Introduction. In childhood leukemia and lymphoma survivors, after systemic treatment, a significant increase in body mass index (BMI) was reported. Chemotherapy alone did not cause a significant increase in BMI; however, the addition of the steroidotherapy or prophylactic radiotherapy resulted in a significant increase in BMI.
Aim. The purpose of the study was to assess the changes in the body mass index of children with acute lymphoblastic leukemia (ALL) and lymphomas (NHL) at the time of diagnosis, during remission sustaining therapy or after the end of complex treatment and the analysis of the relationship between the body mass index and lifestyle led by the patients.
Material and methods. The study concerned a total of 173 people: the 82 patients who were treated in the Department of Pediatric Hematology, Oncology and Transplantation in Children’s University Hospital in Lublin and a noncancer control group of 91 people who were the healthy siblings of those patients. For each of the participants BMI was calculated as a ratio of weight and height (BMI; kg/m2). These values were obtained from the database of the department in 2007-2014 at the time of diagnosis ALL/NHL and from information obtained from parents in 2016 based on home measurements or from the last medical examination. The parents were interviewed on a telephone and the interview based on a standardized survey included in the prepared B-W (Body-Weight) Questionnaire.
Results. BMI values at the time of the study were significantly higher than the BMI at the time of the diagnosis. In the age group 0-5 years, 5.9% of children were underweight, 70.6% in the normal range of BMI, 3.9% were overweight and for 19.6% obesity was reported at the time of the measurement. There is a significant statistical difference in BMI at the time of the study between the group of patients aged 6-12 years, and a group of patients aged 13 years and more. The study shows that there are no significant differences in BMI both at diagnosis and at the time of the study between girls and boys. BMI-SDS between patients and their siblings are at a similar level and are within the normal range according to WHO pediatric standards. There were no statistically significant effects of the frequency of physical activity and dietary habits on BMI in patients group.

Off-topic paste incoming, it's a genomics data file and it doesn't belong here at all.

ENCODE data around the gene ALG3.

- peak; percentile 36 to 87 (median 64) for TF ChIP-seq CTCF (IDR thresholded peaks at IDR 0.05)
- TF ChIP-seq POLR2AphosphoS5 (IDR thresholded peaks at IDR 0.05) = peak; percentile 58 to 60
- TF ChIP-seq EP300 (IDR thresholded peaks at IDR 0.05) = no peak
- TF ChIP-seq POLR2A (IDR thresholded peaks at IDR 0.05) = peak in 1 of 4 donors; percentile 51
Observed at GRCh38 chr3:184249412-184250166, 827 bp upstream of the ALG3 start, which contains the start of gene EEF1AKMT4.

Conclusions. At the moment of the diagnosis most of the children were in the group of normal range, according to WHO pediatric standards. After the end of the therapy their indicators of physical development of most patients normalized with time, especially BMI. In the group of children under study the average BMI value showed no tendency to obesity.
INTRODUCTION
The proper physical development is conditioned by the harmonious interaction of exogenous elements: environmental conditions, nutrition, physical activity and the body’s internal factors, such as genetic predisposition or the proper function of various organs and systems. Neoplastic disease as a catabolic process interferes with the normal functions of the body metabolism. Nowadays, due to the complex antineoplastic treatment it is possible to achieve 5-year survival rate of 80% in children, and in cases of acute lymphoblastic leukemia (ALL) even up to 90% (1). Due to the modification of chemotherapy programs, it was possible to improve surgical techniques, the use of modern methods of radiotherapy and in some cases – megachemotherapy with autologous bone marrow transplantation (2).
At the same time, along with advances in anticancer therapy there is an increase in the risk of health problems that may interfere with the psychophysical development of patients. Oeffinger et al. state that one third of people treated with anticancer therapy will experience acute or chronic side effects within 30 years from diagnosis (3). Long-term as it lasts on average approx. 2.5 years remission sustaining therapy, with months in the reduction of physical activity can lead to abnormal energy and endocrine balance of the body. The result of that is improper physical development including fatigue, pain, growth and puberty disturbances, tendency to obesity and osteoporosis (4-6). Health problems after treatment extend on cognitive functions, cardiovascular and neuromusculoskeletal systems, but also they can lead to secondary neoplasms (3).